Unfortunately, even this has its issues, because part of the reason the game seems so difficult at first is that the game has a bad habit of not telling you stuff. Not only is there the fact that you can’t pause at the beginning (among some other things I mentioned earlier), but it also extends to the combat. That shadow enemy that’s slightly larger than all the other shadow enemies and doesn’t chase you? Turns out you can’t run away from that battle, and you won’t know that until after you enter the battle. That enemy I mentioned that has the powerful multi-attack spell? You’re not gonna know that it has that move (or even that the move exists) until after it kills your entire full-HP party in a single move, making you lose all progress you’ve made since your last save.
And it burns, burns, burns...
Note: this is only the third area; you have less than 200 max HP at this point. That’s how I learned you should quick-save often (at least once per room): you never know when the game will screw you over with something you didn’t expect.

This even extends to things like basic progression. As you explore, you’ll come across stone structures labeled with a “check” icon (to differentiate them from sparkles). Sometimes, examining them will make them glow (and sometimes activate something that either lets you progress or makes it easier to progress), while other times, examining them simply tells you that they stand motionless. After getting to a point where I couldn’t figure out how to get 100% of a room explored, I looked it up, and it turns out that some structures only activate if you have the corresponding elemental shard, rather than being a binary thing. It’s not even like the structures are color coded to their element before being examined.

But okay, even if that part doesn’t seem that obtuse, the game explains nothing about how the elements work. If you look at the description for the elemental shards, it just says “forms a contract with X element.” Um, okay, but what does that do?? The descriptions for spell shards are similarly copy/pasted (something that would be much easier to show if screenshots included the bottom screen); instead, you have to rely solely on the spell’s name for information. While it isn’t too hard to figure out that “recover” is a healing move and “water shield” is a defensive move, it’s far less obvious to distinguish attack moves from buffs and debuffs since they have similar names; the only way to know is to equip it and try it out in a battle. Furthermore, elemental contracts have effects outside of letting you use the corresponding elemental spells, and even though these effects become a crucial part of not dying later in the game, of course, the game never even hints to any of this. If you have a water contract, you heal a percent of your max HP each turn, and if you have a wind contract, you regain more SP each turn, with their effectiveness corresponding to said elements’ percentage in the atmosphere (shown on a dial on the bottom screen). Something else the game never points out is that using the item to form an elemental contract will slightly increase the percentage of said element in the atmosphere, and certain elements have bonus effects on top of increasing the effectiveness of their spells. For example, if wind has the majority, all physical attack damage (on both sides) is cut in half. If the shadow element has a majority, all spells (including your own healing spells) have their effectiveness increased. As for the fire element, that does…honestly, it could do nothing for all I know; I tried forming a contract and giving it the majority, but nothing seemed to change. If ever there was a game that made a good case for keeping instruction manuals around, it’s this one.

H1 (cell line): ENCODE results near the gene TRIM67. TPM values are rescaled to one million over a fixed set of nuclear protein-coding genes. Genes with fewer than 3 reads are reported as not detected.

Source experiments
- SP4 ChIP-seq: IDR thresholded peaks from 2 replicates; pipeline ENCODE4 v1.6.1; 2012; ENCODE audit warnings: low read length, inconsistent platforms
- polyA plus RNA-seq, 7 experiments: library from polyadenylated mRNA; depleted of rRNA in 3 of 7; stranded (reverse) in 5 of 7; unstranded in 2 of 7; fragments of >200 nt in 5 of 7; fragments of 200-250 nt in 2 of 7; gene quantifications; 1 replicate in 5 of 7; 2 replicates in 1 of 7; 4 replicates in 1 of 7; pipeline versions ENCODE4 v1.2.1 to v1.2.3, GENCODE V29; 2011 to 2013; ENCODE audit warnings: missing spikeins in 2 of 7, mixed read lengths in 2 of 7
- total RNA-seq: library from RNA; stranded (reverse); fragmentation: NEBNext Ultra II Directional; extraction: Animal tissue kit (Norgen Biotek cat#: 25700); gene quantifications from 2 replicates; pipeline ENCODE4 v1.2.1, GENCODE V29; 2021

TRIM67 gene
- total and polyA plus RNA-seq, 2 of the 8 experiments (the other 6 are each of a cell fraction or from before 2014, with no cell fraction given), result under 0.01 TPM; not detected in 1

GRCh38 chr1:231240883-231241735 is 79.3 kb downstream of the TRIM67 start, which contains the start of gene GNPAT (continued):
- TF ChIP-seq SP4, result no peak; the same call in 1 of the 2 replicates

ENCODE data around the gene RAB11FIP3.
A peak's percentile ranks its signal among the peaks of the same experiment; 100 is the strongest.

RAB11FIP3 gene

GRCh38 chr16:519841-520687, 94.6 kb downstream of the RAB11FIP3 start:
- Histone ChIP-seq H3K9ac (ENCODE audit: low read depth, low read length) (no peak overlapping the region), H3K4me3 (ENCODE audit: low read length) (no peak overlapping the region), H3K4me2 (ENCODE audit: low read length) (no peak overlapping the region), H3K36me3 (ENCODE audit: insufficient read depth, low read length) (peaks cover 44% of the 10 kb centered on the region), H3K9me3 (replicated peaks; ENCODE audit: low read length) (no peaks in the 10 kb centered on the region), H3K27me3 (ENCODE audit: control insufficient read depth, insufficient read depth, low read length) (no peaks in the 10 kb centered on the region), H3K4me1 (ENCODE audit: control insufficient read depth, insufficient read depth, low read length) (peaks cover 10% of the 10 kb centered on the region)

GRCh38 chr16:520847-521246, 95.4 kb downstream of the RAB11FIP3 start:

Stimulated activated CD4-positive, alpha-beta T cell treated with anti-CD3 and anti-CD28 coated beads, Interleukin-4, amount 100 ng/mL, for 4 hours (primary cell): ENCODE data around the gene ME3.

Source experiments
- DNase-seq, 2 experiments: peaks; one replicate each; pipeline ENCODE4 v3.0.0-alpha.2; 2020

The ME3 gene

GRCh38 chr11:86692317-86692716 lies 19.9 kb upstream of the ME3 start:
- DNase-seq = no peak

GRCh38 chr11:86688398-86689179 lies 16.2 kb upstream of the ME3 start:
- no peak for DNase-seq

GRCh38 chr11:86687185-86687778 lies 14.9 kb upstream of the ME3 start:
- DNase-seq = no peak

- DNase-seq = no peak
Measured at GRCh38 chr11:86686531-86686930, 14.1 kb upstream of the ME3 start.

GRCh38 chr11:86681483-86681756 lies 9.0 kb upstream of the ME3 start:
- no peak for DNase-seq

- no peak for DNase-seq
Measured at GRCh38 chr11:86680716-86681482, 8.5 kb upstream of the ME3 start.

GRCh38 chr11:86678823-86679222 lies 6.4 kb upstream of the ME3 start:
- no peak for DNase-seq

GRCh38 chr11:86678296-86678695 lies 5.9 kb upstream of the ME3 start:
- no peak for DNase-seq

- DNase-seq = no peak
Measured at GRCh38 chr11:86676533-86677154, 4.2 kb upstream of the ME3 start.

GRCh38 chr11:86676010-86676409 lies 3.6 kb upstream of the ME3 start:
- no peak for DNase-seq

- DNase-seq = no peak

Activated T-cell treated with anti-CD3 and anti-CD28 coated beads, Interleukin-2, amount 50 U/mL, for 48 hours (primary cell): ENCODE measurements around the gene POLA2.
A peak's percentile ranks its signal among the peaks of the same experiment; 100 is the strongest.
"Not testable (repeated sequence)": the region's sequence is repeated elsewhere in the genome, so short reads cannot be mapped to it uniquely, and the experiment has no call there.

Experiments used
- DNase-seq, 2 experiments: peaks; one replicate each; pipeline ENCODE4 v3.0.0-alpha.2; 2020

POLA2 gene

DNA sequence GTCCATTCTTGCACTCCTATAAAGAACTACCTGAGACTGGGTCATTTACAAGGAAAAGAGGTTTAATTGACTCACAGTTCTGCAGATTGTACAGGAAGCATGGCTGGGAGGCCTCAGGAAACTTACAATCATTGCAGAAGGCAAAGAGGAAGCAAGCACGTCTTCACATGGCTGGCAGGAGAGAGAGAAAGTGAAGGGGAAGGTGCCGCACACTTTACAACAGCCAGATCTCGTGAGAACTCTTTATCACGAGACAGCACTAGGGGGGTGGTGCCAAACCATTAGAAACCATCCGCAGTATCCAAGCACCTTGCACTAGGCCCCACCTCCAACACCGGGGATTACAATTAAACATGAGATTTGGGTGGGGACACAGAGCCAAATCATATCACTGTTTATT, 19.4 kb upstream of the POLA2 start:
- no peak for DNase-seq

Speaking of the elements, even if you awaken a spell, you can’t use it if you don’t have anything from its corresponding element equipped, and since water is the first elemental shard you get, it’s best just to keep using water spells since the other elemental spells don’t seem to have any particular advantages.

However, the worst example of this has to do with the first area: after you beat the first boss, you’re sent into town (and can finally pause) and are given access to another area to explore. If you go back to the first area and finish exploring all three rooms, you’ll notice that the map still only has a three star rating when you go to sell it (a fully-explored map has 5 stars). This is despite the fact that there isn’t anything with a “check” icon or any arrows on the map indicating a new path. Well, it turns out that, for this one map only, if you go back to where the boss was and hug the wall, an “examine” prompt will appear in the corner, and examining it will spawn another path leading to two more rooms, one of which has a key item you need to progress. In every other instance, a path between rooms is indicated by an arrow the moment you explore that spot (including if the map is considered 100% complete even if you haven’t actually stepped foot on the path with the arrow), no examining required.

I would like to point out something else I like about the game: there are no revival-specific moves, so normal healing moves will work even if the target party member is dead. In other words, if you’re about to heal someone, and the target of your healing gets killed before the healer’s turn, the move will still heal (and, by extension, revive) said character, unlike other RPGs where the move fails and you end up wasting that resource.